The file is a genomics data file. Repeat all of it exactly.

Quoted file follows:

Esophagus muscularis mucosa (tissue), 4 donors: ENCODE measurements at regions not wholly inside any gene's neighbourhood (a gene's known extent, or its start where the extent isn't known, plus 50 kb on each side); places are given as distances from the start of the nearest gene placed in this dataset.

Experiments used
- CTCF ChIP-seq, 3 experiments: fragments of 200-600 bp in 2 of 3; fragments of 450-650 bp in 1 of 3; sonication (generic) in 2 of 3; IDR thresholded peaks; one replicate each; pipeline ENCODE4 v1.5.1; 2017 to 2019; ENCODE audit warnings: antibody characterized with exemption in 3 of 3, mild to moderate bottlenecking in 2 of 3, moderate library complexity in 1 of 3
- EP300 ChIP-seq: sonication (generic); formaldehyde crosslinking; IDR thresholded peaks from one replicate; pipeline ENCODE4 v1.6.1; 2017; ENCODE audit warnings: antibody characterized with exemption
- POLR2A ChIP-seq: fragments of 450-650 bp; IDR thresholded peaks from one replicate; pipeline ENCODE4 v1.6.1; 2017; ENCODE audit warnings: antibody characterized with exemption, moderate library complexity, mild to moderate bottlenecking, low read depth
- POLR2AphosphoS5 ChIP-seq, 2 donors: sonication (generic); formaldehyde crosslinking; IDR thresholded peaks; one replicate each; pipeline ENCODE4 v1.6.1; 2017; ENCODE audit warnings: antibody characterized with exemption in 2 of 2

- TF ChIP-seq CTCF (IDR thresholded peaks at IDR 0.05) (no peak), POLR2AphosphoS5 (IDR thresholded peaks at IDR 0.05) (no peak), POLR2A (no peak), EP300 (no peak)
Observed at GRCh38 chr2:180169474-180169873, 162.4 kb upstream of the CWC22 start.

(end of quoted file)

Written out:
Esophagus muscularis mucosa (tissue), 4 donors: ENCODE measurements at regions not wholly inside any gene's neighbourhood (a gene's known extent, or its start where the extent isn't known, plus 50 kb on each side); places are given as distances from the start of the nearest gene placed in this dataset.

Experiments used
- CTCF ChIP-seq, 3 experiments: fragments of 200-600 bp in 2 of 3; fragments of 450-650 bp in 1 of 3; sonication (generic) in 2 of 3; IDR thresholded peaks; one replicate each; pipeline ENCODE4 v1.5.1; 2017 to 2019; ENCODE audit warnings: antibody characterized with exemption in 3 of 3, mild to moderate bottlenecking in 2 of 3, moderate library complexity in 1 of 3
- EP300 ChIP-seq: sonication (generic); formaldehyde crosslinking; IDR thresholded peaks from one replicate; pipeline ENCODE4 v1.6.1; 2017; ENCODE audit warnings: antibody characterized with exemption
- POLR2A ChIP-seq: fragments of 450-650 bp; IDR thresholded peaks from one replicate; pipeline ENCODE4 v1.6.1; 2017; ENCODE audit warnings: antibody characterized with exemption, moderate library complexity, mild to moderate bottlenecking, low read depth
- POLR2AphosphoS5 ChIP-seq, 2 donors: sonication (generic); formaldehyde crosslinking; IDR thresholded peaks; one replicate each; pipeline ENCODE4 v1.6.1; 2017; ENCODE audit warnings: antibody characterized with exemption in 2 of 2

- TF ChIP-seq CTCF (IDR thresholded peaks at IDR 0.05) (no peak), POLR2AphosphoS5 (IDR thresholded peaks at IDR 0.05) (no peak), POLR2A (no peak), EP300 (no peak)
Observed at GRCh38 chr2:180169474-180169873, 162.4 kb upstream of the CWC22 start.